A premier annual Christmas affair is the outstanding Candlelight Carols mass at Trinity Church in Boston’s Copley Square. The church offers a full mass celebrating the birth of Christ with traditional sermons and hymns, accented with ancient European interpretations and long-established folktales, all ensconced in a melodic lilting of seasonal song set within the transcendent “bold spirit”[ii] of Trinity’s architecture. Candles glow on chambersticks positioned from altar to chancel.

In a non-pandemic year, Candlelight Carols is a ticketed production on a Sunday, usually about a week before Christmas. The Saturday before, however, they offer a dress-rehearsal event where revelers are welcome. The only cost: standing in line for two hours on the Copley Green in temperatures on the freezing spectrum from bitter to arctic.

Luminaria lit in honor of Nelson Mandela.

My regular dress-rehearsal attendance began in 2013. That year, while waiting in line, a volunteer handed out white paper bags and markers asking us to write a message of peace on the bag. The bags were used to create luminarias outside the church to memorialize Nelson Mandela, who had passed away a week before.

Upon entering the church there is a mad and uncomfortable dash for a seat close enough to see the altar for the full experience. This is where having tickets does a convenient experience make! The production always begins on time although it wouldn’t matter. It is an experience to take in the visuals of an architectural interior so magnificent it requires minimal festive accoutrements. The lights dim. A divine diminuendo modulates the crescendo whirling above.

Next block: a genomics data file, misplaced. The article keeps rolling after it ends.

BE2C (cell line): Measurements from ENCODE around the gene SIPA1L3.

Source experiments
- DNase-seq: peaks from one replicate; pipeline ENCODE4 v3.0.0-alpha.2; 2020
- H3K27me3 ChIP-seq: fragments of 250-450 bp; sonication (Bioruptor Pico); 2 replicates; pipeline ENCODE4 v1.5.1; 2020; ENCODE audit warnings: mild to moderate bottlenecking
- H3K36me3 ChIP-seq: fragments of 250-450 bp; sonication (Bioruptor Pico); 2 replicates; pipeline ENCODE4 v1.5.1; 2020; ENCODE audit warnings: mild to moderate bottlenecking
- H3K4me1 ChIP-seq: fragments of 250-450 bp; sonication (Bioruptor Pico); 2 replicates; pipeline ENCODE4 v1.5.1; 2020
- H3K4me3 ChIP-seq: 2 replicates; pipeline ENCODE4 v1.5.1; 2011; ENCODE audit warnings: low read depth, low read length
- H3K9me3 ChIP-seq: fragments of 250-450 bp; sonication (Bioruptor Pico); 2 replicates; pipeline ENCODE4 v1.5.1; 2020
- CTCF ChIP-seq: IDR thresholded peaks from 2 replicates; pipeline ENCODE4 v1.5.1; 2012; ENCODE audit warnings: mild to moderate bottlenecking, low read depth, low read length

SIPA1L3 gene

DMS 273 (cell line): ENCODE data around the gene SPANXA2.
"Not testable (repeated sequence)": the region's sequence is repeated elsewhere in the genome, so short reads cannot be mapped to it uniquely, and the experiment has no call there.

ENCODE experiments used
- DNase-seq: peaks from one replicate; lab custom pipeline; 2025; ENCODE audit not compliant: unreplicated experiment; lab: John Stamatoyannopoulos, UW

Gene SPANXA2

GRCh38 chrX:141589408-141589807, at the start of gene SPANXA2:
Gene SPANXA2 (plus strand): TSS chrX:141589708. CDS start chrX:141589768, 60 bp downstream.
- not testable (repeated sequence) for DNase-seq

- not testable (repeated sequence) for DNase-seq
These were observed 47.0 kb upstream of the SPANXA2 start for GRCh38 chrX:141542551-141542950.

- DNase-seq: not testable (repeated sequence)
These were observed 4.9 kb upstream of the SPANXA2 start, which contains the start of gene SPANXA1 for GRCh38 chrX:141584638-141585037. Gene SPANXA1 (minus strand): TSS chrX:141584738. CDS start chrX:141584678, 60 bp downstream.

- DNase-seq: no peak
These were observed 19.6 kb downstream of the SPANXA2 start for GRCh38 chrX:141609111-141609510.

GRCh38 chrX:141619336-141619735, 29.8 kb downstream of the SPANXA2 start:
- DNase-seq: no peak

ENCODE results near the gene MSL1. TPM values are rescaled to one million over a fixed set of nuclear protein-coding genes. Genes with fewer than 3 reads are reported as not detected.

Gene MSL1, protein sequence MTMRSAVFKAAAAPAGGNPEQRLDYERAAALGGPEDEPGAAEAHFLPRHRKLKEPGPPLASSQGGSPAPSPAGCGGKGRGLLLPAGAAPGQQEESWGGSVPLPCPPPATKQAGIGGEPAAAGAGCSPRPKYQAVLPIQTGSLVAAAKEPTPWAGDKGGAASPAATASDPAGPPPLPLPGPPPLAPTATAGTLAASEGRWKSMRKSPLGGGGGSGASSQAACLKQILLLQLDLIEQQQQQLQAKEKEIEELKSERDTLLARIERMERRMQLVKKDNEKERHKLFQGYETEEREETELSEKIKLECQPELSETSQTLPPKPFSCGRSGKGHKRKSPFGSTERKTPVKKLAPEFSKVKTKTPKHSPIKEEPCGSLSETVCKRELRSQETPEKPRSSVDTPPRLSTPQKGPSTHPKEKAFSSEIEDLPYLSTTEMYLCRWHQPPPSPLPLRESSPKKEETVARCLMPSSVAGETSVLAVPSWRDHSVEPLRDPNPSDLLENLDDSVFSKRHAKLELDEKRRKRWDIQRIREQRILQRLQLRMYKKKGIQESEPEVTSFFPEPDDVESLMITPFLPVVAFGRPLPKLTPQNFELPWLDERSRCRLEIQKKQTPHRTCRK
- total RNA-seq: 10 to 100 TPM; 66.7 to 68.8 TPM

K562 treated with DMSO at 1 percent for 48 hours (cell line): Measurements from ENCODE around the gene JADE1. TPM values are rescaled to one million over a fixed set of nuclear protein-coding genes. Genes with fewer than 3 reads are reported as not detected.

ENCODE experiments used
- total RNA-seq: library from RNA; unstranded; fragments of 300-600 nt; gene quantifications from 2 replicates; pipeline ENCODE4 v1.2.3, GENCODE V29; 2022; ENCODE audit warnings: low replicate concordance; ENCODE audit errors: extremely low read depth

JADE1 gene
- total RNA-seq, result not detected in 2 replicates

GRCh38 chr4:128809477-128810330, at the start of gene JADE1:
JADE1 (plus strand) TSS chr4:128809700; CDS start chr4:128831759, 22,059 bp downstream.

The choir is conventionally clad and comprises singers and musicians aged approximately 8 to 80. Each year the program is robust. The processions are choreographed to enhance the experience of the music. The colorful harmonies and alternating tones resonating in various areas of the church are complemented by altos and tenors floating through the aisles carrying lit candles. The experience is alluring for all the senses and spirits, both fragile and hearty, religious and non.